Thursday, February 16, 2006

Hurry Hard!

Took the 45 minute bus ride to Pinerolo today. Managed to watch the Canadian Women's Curling Team get beat by Switzerland. Stopped in to say "Hi" to Vancouver colleague Susan Young who is working on the curling coverage. She told me that there are no relief EVS/Tape operators for curling...this may be the end of my workless streak.

I didn't have long to talk to her because I had to take the bus back (I nearly missed it). It leaves for Torino every 2 hours. She has a relief day tomorrow and is coming to the IBC to visit. Hopefully there will be adventures to tell.

One little theory about Curling though. There was about 7 of us from the relief crew watching the games. I was the only Canadian with the 2 Americans, 3 Brits and an Aussie. I had to try to explain the rules to them but they hated it. They all thought it was a pointless sport. My theory is this: Countries that tend to like curling (Canada, Finland, Denmark, Sweden, Norway) are less militarized than the countries that tend to hate it (USA, UK). I'm sure there's a direct correlation there.

Feeling A Little Guilty - The Novel

While I've been lucky with so much down time and being able to do some sightseeing. Some of my colleagues from CTV in Vancouver have been working their asses off shooting, writing and editing stories and don't even know what city they're really in. It also sounds like their workload has gone up even more too! Last night I trekked via the GTT (Groupo Torinese Transporti - Turin Transit basically) to BC House where I met up with Mike Killeen, Murray Titus (who's blog is linked to the right) and Brent Gilbert with the hopes of all of us heading out for dinner somewhere. I got to the big log cabin in Downtown Turin (which stands out in this town like you won't believe) just as their second laptop tape editor bit the dust. It sounds like things haven't been so cushy for them since they've landed. [Insert Guilty Feeling Again]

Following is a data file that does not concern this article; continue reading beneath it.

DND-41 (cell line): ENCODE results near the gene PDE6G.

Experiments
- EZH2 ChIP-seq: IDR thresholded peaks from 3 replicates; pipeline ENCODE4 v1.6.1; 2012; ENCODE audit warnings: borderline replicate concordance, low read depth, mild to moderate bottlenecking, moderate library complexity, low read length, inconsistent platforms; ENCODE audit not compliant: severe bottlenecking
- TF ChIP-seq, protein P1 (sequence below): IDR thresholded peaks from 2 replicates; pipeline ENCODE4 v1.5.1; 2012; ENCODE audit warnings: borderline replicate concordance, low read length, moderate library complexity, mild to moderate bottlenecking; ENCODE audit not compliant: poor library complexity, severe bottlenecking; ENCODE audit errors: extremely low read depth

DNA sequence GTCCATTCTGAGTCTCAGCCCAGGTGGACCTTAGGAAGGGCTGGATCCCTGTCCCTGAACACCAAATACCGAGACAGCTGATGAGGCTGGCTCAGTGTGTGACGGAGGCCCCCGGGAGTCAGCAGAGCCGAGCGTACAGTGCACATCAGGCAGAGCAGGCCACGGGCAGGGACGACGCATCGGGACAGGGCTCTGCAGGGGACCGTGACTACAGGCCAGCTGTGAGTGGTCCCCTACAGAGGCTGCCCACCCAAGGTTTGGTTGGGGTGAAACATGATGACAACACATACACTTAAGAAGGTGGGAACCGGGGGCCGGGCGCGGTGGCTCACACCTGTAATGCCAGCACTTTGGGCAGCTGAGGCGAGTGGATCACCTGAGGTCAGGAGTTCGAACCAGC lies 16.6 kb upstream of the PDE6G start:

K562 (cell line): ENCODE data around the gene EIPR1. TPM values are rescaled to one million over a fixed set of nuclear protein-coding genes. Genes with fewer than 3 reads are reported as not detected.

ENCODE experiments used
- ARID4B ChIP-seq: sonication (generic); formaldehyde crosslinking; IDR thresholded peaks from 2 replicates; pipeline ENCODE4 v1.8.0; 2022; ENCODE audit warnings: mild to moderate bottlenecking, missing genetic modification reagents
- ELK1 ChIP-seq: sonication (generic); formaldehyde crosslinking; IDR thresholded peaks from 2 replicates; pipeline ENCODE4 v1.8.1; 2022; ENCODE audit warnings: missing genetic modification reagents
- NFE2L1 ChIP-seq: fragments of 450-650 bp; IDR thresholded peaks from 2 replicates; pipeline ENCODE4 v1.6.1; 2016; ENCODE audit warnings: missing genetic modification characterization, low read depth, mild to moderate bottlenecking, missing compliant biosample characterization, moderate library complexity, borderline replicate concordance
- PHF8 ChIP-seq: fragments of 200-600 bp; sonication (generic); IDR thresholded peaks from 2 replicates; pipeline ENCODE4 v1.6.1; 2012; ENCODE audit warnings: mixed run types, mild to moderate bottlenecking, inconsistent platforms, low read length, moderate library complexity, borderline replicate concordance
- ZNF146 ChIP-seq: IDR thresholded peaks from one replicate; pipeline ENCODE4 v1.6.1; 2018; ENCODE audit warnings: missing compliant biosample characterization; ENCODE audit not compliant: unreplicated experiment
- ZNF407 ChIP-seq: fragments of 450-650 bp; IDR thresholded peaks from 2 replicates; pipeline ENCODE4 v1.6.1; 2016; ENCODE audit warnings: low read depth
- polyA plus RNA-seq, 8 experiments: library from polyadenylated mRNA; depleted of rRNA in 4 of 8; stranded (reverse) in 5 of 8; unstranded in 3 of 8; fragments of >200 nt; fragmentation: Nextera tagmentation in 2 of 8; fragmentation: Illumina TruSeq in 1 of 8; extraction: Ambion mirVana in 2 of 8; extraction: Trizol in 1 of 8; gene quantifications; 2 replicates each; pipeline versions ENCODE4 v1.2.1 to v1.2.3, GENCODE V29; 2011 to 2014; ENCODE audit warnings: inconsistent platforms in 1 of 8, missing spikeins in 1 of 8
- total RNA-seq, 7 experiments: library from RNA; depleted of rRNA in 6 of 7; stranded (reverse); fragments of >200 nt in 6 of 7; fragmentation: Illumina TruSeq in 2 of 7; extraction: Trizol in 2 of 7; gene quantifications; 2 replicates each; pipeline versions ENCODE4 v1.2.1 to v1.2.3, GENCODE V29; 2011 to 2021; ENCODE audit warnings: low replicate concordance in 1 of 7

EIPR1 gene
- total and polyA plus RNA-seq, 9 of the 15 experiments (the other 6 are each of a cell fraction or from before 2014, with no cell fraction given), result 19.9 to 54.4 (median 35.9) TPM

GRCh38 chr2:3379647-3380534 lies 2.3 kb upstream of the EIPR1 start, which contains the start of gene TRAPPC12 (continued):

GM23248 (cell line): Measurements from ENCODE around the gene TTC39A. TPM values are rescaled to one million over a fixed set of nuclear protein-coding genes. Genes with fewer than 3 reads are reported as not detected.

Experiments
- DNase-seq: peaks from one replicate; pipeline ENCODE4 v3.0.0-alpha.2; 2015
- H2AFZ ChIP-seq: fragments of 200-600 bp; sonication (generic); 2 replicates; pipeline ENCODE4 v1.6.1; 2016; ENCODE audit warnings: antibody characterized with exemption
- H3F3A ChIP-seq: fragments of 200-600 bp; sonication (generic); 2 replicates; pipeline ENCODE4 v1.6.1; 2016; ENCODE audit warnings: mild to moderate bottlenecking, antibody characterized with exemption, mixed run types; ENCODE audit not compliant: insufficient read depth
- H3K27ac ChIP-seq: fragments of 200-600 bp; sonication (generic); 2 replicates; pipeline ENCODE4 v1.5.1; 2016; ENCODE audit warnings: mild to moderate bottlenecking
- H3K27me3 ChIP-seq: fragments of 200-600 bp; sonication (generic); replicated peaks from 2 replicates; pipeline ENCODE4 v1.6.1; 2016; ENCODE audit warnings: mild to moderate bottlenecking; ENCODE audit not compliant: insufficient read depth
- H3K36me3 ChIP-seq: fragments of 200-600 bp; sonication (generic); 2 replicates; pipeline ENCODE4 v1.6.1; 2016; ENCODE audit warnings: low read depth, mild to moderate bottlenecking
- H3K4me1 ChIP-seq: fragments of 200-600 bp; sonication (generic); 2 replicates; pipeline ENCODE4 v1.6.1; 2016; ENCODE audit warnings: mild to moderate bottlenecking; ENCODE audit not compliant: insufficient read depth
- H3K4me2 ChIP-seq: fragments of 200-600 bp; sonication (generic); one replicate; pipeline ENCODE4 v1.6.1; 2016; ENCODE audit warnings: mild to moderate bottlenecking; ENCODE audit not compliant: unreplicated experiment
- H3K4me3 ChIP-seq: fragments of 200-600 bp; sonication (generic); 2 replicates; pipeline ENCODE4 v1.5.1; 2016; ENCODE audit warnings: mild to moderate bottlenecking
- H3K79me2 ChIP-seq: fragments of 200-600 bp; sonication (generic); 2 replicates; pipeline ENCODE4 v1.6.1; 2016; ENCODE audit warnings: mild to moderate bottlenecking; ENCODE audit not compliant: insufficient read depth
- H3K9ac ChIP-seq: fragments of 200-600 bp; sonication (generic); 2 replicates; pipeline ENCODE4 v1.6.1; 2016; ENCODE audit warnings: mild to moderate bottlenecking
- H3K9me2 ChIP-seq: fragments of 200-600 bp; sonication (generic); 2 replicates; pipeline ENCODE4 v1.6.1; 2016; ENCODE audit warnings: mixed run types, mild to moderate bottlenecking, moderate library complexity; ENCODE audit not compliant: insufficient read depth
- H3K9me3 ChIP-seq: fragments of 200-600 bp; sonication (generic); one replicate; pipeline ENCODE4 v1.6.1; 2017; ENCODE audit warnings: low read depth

Murray was in the middle of cutting the last tape for the night when it died. So they packed it all up , dragged it all downstairs and managed to jam it all into their Alberto's Fiat Hatchback. (Everyone drives a hatchback here, I swear) With those guys, their driver and all the gear, there was no room for me in that car and they had to rush to the makeshift news centre that they've been working at. I decided I would meet them there by bus (it wasn't too far away). Alberto drew an X on a map for me and I headed off.

The #1 bus dropped me off at the corner of Via Nizza and Corso Dante. The walk from there was a mere 2 blocks. But one thing I didn't think of: with no mobile phone on my person, how the hell did I expect to get let into the complex they were working in.

As I walked around aimlessly down the street the building was on, I was able to spot the makeshift newsroom/studio from the ground. Looking up on the penthouse level of an apartment building, I could see four bright HMI lights beaming across the foggy sky. I figured this was the place, but still hadn't solved the whole 'no phone' thing.

I stepped up to the gate and saw a buzzer marked "ESPN/ABC News" but didn't have the nerve to buzz it in case it was the wrong place. I started walking away when I noticed someone in a Fiat waving at me. It was Alberto, their driver. He ran up to me and told me the guys were inside and he gave me his phone to call Brent Gilbert who buzzed me up.